Errors and omissions - CAIFA payment date extendedBy Martin Beaudry | April 20 2010 06:49PM
The Canadian Association of Insurance and Financial Advisors (CAIFA) changed its mind. Despite repeated dire warnings that applicants to the new CAIFA sponsored errors and omissions (E&O) plan need pay up by January 31 or lose their coverage, CAIFA was still unofficially allowing late payments at the end of March.
Dave Traynor, Vice-President of Programs at CAIFA, said March 25 that of the 5,000 brokers who applied for the CAIFA sponsored E&O plan, 3,000 had paid and been accepted. Six hundred of the remaining 2,000 are known to have found coverage elsewhere, and the 1,400 other applicants could still pay up and be covered retroactively back to Dec. 31, 2001, when the former St. Paul policy ended.The edict to pay now or lose the chance to have coverage extending back to December 31 was not quite accurate.
Mr. Traynor explains, “We have discovered a fair number of people who didn’t seem to realize that they had to send in a cheque. There might be some people out there who think they are still waiting for a broker, and if they don’t get their money in they are not going to get coverage, which can be quite a problem if you have a break in your coverage.”He says, “A lot of people just don’t understand the significance of what they are doing. They might have been paying insurance for ten or fifteen years and had a clean record, and what they don’t seem to realize is that if they allow a lapse in coverage then they will no longer have coverage for those ten or fifteen years.”“What we are doing is just sort of continuing to push things through,” continues Mr. Traynor. “As we don’t make a big noise of it and the insurer doesn’t make a big noise of it, it just happens. It is very much a case of being at the mercy of the insurer, because they are under no obligation to accept it.”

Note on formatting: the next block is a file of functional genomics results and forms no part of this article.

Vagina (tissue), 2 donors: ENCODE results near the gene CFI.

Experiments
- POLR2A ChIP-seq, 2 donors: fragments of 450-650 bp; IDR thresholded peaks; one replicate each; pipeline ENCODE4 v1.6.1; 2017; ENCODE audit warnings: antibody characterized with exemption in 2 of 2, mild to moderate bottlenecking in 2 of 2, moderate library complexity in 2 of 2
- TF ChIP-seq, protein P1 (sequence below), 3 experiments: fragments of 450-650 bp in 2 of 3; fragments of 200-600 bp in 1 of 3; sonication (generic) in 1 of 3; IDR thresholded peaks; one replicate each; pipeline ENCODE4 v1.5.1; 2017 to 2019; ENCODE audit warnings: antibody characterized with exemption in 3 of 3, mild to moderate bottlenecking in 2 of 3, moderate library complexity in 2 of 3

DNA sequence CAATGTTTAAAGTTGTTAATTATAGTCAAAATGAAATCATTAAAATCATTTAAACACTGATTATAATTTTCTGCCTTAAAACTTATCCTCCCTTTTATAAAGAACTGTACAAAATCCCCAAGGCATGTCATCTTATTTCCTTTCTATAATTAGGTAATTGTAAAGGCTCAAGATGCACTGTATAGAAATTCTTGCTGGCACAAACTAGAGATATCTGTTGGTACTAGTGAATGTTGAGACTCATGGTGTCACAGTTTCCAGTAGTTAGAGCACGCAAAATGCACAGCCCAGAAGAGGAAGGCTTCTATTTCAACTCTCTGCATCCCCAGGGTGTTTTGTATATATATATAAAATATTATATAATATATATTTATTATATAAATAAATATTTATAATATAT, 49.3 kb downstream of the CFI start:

Employers Reinsurance Corporation (ERC) – the insurance company for the CAIFA’s E&O program – could not be reached for confirmation. Mr. Taylor asserts the insurer is aware that payments are still being accepted, but only in an unofficial capacity. “ERC knows we are still processing applications,” he says. A letter from AON Reed Stenhouse – the broker for CAIFA’s E&O program – was sent mid-March, noting that the coverage opportunity still exists for the remaining non-paid applicants.
The easing of datelines is for a limited period. Mr. Traynor notes, “Essentially the January 31 date still stands as the official policy, and the danger is that if anyone does have a claim then they will not have continuous coverage.” No firm deadline has been set for the extension’s end.March 26, participants had yet to receive their policies, though accepted paid-up applicants had received certificates. Plan participants still had no clear idea of what their coverage entailed.
CAIFA’s legal action against its former E&O broker Barber, Stewart, McVittie, and Wallace is still underway. A formal legal letter has not yet been sent because CAIFA’s lawyers are still gathering material.
In the other direction, a broker wishing to remain anonymous has engaged lawyers to proceed against CAIFA for breech of fiduciary duty. This broker is being sued for over $500,000 for actions taken by a now retired and uninsured broker who was under his supervision. The new E&O plan does not cover supervisory roles (third party administration) whereas this was covered in the previous plan. The plaintiff is saying that CAIFA was wrong to assure applicants that the new plan would cover everything the old plan did.